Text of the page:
Rico Figliolini 0:27:56

Makes a lot of sense. Europe is different than here. I mean, you’re right. We’re a car society. So this is why evs and autonomous vehicles want to make it easier for us. This way we can multitask, multi screen, and do everything we want in the moment. So I can appreciate all that. Do you want to share anything else that maybe we’ve missed that I didn’t touch upon yet or that we haven’t touched upon?

Garrett McCurrach 0:28:23

I can’t think of anything. Yeah, you have a big listenership in one of our favorite cities, Peachtree Corners. And so I just want to say another thank you to anyone who lives there. We have really fallen in love with your city, and we’ll always look for ways to thank you for being location number one. There is a business that we are working with that we were actually going out to look at a test site for. I don’t think it’s not public yet, but to put an instant pickup system in Peachtree Corners just because we want to keep giving back to you all and make sure we do things there.

Rico Figliolini 0:29:06

Is it a food place?

Garrett McCurrach 0:29:09

Yeah, there’s probably about as much as we can say right now. There’s probably too much. But just because we love Peachtree Corners, I wanted to give you guys the little hint.

Rico Figliolini 0:29:21

Fair enough. I won’t push it any more than that. We’ve been speaking to Garrett, CEO of Piped Dream. Where can people find out more information about piped dream?

Garrett McCurrach 0:29:31

Yeah, like you said, we have a TikTok. It’s Garrett underscore Scott. It’s a great place if you want to just keep up with videos, and then our website is a great place to go for more information. So we have Priestreamlabs Co. And then we have a YouTube labs for other videos.

Rico Figliolini 0:29:50

Excellent. So we’ve learned a little bit more about how UrbanEbb cities are looking into hyperlocal delivery here with Garrett and how his company is moving forward to doing this in the city of Peachtree Corners. A smart city. It’s forward looking city that we are. Lots of opportunities for this type of company to come in and God knows I think we’ve seen forget how many countries we represent actually here now that have companies and startups in representation here in the city of Peachtree Corners from all over the world, from Switzerland to other cities, other countries. But thank you, Garrett. Appreciate you being with me. Hang in there for a second while I close this out. Thank you, everyone, for listening to us again. If you want to find out more about Pipedream, I’ll have links in the show notes, so check that out. There’ll be a video link as well, I think, of what the system looks like through this, and we might be able to put this within our interview on the video or video podcast version. So you might be seeing it during this time. But thank you again for being with us.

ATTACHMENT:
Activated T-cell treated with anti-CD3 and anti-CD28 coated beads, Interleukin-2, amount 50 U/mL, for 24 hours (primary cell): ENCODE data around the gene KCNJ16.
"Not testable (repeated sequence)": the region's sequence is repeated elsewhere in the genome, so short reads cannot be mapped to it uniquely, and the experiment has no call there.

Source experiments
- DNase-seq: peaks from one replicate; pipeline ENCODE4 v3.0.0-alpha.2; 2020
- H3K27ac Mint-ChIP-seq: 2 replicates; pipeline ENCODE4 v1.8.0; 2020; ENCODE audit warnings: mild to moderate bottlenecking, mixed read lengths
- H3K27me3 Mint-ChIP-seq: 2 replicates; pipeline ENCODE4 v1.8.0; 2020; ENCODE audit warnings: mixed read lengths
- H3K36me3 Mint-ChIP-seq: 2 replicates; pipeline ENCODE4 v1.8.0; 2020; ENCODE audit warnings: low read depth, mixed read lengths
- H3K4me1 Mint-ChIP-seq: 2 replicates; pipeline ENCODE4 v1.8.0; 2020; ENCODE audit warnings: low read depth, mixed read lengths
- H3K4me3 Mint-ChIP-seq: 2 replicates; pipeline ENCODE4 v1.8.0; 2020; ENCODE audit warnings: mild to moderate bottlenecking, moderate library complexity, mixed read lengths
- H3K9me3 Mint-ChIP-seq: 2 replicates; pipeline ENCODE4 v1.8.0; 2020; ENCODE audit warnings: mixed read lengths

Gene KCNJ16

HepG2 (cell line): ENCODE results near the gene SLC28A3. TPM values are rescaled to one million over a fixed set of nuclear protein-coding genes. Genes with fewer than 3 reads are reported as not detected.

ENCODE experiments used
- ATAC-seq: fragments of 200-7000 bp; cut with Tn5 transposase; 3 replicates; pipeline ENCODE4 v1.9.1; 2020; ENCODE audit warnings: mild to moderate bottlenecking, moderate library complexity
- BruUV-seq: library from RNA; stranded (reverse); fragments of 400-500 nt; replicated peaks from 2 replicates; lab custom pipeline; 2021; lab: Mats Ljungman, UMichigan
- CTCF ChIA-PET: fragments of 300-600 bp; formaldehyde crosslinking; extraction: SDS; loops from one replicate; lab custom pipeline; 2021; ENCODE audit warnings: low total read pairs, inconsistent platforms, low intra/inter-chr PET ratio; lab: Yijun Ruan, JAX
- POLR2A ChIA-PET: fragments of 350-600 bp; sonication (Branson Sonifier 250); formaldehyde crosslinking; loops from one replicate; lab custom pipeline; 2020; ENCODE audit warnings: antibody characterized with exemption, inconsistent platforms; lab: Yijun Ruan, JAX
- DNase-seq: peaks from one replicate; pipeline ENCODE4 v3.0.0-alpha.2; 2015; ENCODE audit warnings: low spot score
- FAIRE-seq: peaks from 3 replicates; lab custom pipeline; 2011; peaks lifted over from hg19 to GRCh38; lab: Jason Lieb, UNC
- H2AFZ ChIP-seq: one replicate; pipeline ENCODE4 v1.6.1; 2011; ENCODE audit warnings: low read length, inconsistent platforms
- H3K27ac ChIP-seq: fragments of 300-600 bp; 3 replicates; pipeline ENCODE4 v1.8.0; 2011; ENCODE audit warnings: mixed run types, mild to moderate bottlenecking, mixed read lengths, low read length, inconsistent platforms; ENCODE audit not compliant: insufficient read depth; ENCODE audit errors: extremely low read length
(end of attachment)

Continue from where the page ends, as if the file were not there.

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Peachtree Corners Life

Ruwa Romman on Recent Georgia Legislation and Gaza [Podcast]

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Georgia State Representative Ruwa Romman shares insights into the legislative session, highlighting the dynamic of having a third of the House composed of new members. She addresses the complex issues of balancing public safety and civil liberties in immigration status checks, the political landscape challenges during an election year, and experiences of changing positions on bills after hearing new information. Plus, Romman shared her view on the war in Gaza. With your host Rico Figliolini.

Resources:
Ruwa’s Website: https://www.ruwa4georgia.com/

Timestamp:
00:00:00 – Discussing Important Issues
00:03:07 – First-Year Freshman Dynamics
00:04:19 – Concerns over Misuse of Immigration Enforcement Legislation
00:07:03 – Concerns Over Police Funding and Immigration Checks
00:10:43 – Balancing Immigration Enforcement and Community Trust
00:12:41 – Navigating Student Loan Forgiveness and Data Center Legislation
00:15:18 – Changing Perspectives on Film Tax Credits
00:16:59 – Balancing Film Industry Incentives and School Funding
00:18:47 – Navigating Legislation: Freshman Lawmaker’s Perspective
00:25:04 – Improving Early Literacy through Education Reform
00:26:43 – Balancing Work, Campaigns, and Local Elections
00:32:21 – Unsolicited Home Selling Offers
00:33:19 – Engaging the Community and Addressing International Challenges

Podcast Transcript:

Rico Figliolini 0:00:01

Hi, everyone. This is Rico Figliolini, host of Peachtree Corners Life. We have a great guest today, Ruwa Romman, the Georgia State Rep, District 97. Hey, Ruwa, how are you?

Ruwa Romman 0:00:11

Hi. I’m good, thanks. Thanks for having me. How are you doing?

Rico Figliolini 0:00:14

Yeah, good. It’s a beautiful day. Just came back from lunch, so all good. Mojito’s at the forum. Excellent.

Ruwa Romman 0:00:20

Delicious.

Rico Figliolini 0:00:21

And I actually had breakfast this morning at First Watch, so I’m just doing dinner, lunch, breakfast, lunch and dinner tonight at a new restaurant that just, that’s opening or media preview called Dahlia’s restaurant at the Hilton Northeast here in Peachtree Corners. We’ll see how that food is, but we have more important things to discuss rather than food. So let’s get.

Ruwa Romman 0:00:48

 I don’t know if there’s, honestly, to me, that’s like, top number one priority in my life.

Rico Figliolini 0:00:53